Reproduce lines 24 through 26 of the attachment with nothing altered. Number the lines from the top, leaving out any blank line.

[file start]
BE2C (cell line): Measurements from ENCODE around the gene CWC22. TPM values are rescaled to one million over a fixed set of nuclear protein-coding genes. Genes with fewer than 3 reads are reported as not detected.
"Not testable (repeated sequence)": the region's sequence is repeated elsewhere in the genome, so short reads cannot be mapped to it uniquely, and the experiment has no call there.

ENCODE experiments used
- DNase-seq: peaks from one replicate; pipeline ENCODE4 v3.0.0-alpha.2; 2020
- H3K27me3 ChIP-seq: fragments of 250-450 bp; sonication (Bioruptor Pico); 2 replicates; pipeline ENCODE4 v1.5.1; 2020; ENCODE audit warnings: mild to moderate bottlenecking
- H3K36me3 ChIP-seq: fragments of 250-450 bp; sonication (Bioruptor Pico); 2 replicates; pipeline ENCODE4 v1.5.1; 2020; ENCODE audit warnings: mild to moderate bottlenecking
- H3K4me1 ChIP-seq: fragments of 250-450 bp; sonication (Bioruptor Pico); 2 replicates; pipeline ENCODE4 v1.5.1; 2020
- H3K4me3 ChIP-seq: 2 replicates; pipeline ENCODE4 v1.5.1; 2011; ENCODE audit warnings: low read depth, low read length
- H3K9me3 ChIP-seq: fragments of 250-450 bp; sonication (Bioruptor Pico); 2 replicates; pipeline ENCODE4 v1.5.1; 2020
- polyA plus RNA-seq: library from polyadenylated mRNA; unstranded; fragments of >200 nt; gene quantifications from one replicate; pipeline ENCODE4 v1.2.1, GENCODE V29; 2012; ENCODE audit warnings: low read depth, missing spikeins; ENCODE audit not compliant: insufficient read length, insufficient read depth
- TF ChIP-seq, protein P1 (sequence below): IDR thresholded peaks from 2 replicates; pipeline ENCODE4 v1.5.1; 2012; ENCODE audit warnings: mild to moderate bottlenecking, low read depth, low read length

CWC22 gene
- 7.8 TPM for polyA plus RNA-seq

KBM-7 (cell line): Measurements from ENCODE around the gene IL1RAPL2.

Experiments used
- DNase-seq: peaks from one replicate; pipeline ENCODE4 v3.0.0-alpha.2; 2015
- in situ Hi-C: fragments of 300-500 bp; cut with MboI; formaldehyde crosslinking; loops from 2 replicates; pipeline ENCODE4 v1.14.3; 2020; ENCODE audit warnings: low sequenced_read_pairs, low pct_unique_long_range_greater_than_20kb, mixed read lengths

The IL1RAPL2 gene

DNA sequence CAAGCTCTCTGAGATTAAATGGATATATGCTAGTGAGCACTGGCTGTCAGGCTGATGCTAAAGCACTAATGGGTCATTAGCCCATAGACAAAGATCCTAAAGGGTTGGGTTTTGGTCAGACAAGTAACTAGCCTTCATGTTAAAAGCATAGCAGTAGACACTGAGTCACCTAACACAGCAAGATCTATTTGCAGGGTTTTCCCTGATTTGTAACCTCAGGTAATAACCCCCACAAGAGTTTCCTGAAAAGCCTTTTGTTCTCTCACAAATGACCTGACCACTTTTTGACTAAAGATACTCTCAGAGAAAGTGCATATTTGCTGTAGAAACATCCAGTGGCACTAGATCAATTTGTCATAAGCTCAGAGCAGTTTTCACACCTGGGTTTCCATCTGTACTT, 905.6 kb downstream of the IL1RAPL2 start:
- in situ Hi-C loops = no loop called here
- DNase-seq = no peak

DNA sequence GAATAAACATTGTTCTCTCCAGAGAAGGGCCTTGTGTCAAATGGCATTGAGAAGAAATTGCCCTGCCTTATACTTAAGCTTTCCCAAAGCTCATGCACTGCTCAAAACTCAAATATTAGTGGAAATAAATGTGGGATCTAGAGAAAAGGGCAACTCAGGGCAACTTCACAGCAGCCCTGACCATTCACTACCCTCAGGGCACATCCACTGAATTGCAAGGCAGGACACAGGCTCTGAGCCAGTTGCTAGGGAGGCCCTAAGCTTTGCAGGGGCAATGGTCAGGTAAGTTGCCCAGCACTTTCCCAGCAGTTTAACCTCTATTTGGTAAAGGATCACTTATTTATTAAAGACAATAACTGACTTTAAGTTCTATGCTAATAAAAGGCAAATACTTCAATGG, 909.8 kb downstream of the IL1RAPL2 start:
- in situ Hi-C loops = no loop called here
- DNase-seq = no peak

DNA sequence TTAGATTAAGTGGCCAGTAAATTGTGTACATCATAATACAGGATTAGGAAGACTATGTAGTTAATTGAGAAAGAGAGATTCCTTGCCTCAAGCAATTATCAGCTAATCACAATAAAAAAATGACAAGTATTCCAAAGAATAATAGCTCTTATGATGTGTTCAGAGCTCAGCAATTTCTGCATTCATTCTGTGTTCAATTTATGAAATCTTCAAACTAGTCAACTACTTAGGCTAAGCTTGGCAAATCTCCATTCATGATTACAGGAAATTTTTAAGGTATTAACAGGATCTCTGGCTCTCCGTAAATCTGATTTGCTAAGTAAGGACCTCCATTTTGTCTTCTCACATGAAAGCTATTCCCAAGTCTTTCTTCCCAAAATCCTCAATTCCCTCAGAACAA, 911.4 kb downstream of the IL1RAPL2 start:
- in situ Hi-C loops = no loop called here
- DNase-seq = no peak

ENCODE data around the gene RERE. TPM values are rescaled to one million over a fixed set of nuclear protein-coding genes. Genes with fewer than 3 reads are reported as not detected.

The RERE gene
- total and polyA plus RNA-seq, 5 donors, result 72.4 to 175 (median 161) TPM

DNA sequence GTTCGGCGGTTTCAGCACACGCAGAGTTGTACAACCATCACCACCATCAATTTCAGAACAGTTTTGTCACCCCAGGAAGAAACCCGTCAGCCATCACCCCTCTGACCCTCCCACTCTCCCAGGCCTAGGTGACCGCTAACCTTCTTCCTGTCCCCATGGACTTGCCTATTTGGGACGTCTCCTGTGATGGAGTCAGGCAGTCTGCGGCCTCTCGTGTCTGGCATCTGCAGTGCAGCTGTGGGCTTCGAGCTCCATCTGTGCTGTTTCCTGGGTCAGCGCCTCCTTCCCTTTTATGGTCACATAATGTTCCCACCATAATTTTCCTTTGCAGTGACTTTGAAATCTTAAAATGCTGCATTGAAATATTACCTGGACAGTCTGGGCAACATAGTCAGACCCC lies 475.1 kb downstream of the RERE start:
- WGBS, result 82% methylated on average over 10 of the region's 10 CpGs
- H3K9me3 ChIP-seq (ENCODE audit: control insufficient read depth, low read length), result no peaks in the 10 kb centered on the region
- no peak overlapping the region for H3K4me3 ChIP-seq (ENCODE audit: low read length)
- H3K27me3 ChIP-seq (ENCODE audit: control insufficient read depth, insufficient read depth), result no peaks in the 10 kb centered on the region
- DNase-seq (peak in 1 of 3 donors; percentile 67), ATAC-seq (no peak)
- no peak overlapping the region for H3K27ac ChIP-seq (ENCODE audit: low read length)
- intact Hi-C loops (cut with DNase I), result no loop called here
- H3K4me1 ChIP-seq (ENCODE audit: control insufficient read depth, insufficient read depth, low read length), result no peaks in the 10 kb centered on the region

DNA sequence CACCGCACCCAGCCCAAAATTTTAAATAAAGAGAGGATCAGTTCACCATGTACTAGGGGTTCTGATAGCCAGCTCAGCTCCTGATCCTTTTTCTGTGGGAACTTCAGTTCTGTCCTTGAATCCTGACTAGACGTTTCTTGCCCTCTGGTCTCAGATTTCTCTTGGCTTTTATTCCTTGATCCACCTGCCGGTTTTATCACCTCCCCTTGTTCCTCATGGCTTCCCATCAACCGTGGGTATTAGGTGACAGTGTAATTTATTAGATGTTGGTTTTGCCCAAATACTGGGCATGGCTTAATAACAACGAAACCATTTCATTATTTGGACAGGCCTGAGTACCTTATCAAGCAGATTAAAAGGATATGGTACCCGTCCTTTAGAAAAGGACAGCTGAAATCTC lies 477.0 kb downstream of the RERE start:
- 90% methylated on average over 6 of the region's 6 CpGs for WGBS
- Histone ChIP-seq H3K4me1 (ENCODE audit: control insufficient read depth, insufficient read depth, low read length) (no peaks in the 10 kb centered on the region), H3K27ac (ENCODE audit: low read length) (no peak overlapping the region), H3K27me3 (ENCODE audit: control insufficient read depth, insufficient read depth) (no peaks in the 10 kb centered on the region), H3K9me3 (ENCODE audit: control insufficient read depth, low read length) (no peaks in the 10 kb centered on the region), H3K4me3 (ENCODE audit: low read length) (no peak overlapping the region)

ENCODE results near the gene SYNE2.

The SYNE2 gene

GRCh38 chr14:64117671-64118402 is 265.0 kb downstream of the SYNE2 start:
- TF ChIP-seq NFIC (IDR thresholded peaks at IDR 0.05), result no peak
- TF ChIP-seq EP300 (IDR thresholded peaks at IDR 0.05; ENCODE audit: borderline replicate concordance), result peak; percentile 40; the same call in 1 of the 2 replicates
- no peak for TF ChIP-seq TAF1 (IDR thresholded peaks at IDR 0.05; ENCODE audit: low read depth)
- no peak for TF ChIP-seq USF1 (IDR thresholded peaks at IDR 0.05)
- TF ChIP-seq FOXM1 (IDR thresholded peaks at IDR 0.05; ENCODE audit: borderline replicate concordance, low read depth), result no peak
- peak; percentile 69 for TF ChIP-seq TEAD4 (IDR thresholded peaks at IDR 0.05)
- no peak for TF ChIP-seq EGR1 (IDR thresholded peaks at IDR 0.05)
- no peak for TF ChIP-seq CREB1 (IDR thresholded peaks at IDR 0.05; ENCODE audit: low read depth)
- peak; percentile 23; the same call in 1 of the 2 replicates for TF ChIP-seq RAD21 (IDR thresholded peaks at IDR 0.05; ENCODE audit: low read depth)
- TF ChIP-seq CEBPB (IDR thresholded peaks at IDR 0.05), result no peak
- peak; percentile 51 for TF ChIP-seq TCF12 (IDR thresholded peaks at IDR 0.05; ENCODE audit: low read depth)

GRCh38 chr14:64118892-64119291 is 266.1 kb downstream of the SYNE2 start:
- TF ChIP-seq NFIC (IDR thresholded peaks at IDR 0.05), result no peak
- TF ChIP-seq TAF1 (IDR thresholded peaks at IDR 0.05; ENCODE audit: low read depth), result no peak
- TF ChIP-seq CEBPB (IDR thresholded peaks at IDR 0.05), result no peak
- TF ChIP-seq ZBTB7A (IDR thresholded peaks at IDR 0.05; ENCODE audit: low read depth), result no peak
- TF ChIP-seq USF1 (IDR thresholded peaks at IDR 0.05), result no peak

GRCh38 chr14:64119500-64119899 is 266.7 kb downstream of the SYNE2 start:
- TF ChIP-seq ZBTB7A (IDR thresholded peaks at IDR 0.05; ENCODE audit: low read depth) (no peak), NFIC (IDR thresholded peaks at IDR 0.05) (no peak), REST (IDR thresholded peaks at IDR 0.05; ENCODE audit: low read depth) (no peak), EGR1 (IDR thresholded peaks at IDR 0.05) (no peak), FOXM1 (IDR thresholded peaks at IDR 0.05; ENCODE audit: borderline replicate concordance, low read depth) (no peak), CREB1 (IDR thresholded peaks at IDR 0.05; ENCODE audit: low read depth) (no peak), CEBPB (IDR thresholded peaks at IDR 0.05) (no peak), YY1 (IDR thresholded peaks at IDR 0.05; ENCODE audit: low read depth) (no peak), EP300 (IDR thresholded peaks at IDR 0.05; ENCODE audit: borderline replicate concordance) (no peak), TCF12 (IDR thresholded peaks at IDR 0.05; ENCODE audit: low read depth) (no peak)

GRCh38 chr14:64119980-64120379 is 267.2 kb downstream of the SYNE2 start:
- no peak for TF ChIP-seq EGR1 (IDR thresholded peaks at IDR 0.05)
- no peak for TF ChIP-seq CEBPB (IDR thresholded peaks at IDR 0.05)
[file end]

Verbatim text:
- DNase-seq = no peak

DNA sequence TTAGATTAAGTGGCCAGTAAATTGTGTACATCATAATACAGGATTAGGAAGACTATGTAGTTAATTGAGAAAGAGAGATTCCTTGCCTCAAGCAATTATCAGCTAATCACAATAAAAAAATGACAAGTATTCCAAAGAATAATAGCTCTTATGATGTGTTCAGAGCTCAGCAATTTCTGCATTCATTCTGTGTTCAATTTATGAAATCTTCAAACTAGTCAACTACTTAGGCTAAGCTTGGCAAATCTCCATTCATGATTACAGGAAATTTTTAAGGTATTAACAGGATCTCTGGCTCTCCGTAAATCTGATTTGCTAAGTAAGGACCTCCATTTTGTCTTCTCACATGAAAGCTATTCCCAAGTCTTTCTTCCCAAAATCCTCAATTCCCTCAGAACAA, 911.4 kb downstream of the IL1RAPL2 start:
- in situ Hi-C loops = no loop called here